The panel voted 18-9 in favor of the Family Movie Act, which would assure manufacturers of DVD players and other devices using such technology that they would not be violating copyrights of the Hollywood producers of movies.
The full House still must approve the bill; no similar proposal has yet been introduced in the Senate.
Critics of the bill argued that it is aimed at helping one company, Utah-based ClearPlay Inc., whose technology is used in some DVD players to help parents filter inappropriate material by muting dialogue or skipping scenes. ClearPlay sells filters for hundreds of movies that can be added to such DVD players for $4.95 each month.
The measure's author, Rep. Lamar Smith, R-Texas, said the legislation guarantees that parents will be free to use technology to protect what children watch. He compared skipping objectionable scenes in a movie to skipping paragraphs in a book.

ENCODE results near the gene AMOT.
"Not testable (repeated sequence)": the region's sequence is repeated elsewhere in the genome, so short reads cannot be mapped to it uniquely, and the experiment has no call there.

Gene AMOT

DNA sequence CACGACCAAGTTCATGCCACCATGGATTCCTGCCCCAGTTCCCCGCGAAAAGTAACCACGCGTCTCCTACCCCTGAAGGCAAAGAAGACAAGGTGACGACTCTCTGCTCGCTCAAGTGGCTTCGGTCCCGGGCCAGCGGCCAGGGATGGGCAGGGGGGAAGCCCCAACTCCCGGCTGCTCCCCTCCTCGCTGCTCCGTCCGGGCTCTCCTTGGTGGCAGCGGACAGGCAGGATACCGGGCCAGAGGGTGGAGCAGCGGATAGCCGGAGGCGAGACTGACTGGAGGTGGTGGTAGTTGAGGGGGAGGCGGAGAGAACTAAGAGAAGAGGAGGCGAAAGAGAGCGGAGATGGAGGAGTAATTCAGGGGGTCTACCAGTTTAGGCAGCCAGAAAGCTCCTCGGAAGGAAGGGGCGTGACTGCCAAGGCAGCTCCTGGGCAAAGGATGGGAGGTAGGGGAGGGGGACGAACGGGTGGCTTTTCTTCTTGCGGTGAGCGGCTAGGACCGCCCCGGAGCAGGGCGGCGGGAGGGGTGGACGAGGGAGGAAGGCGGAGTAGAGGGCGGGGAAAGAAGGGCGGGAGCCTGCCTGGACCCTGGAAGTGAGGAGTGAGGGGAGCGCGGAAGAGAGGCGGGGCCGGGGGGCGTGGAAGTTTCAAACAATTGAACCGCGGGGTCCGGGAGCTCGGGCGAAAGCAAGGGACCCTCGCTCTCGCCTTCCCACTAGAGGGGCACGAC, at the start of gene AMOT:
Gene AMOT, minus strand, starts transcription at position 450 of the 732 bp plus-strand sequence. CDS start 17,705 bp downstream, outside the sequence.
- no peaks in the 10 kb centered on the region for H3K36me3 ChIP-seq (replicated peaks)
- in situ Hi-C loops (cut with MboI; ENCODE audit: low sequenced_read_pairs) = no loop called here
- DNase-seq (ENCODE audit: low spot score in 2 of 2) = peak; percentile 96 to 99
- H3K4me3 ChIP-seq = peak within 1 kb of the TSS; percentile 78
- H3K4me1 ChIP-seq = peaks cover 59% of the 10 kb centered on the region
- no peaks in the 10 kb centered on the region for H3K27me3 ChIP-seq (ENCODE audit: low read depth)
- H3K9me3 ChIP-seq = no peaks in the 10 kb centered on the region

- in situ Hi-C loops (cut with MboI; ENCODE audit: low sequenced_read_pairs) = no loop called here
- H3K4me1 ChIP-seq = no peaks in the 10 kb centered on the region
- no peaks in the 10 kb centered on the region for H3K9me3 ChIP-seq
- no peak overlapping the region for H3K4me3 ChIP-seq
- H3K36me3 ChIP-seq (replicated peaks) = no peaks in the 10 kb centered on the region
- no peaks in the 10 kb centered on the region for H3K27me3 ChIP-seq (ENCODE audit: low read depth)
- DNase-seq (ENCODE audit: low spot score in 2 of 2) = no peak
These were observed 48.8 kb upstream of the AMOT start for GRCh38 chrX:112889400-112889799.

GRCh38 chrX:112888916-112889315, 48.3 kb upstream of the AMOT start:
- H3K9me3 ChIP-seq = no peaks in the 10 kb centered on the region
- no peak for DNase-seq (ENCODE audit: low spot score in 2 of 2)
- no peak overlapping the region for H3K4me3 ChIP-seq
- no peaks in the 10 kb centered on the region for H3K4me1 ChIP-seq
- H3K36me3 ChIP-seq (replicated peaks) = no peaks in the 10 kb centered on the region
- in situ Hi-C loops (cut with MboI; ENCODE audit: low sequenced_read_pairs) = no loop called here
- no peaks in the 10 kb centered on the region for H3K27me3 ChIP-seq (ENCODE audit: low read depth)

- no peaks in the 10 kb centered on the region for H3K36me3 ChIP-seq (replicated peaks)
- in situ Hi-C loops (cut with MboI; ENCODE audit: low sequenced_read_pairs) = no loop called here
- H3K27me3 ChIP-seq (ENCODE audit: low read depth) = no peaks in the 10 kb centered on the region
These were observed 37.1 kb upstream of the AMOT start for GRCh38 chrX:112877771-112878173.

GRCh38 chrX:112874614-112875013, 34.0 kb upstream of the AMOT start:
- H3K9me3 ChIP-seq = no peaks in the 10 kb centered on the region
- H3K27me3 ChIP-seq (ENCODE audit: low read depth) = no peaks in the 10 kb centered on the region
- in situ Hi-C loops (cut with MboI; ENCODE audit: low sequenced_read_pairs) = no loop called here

"Parents should have a right to show any movie they want and skip or mute any content they find objectionable," Smith said.
Hollywood executives have complained that ClearPlay's technology represents unauthorized editing of their movies. They maintain that ClearPlay should pay them licensing fees for altering their creative efforts.
"You're getting a doctored, reinterpretation of the product," said Dan McGinn, a spokesman for the Directors Guild of America, which has sued ClearPlay in federal court in Colorado alleging copyright violations. "What they have is a new version of the product. It should be licensed."
Rep. Howard Berman, D-Calif., said the bill "gives for-profit companies the right to commercially exploit the copyrights of movies without input from creators."
Berman said he also was concerned that the same technology could be adapted to automatically remove commercials from cable and network television programs.
The bill is House Resolution 4586.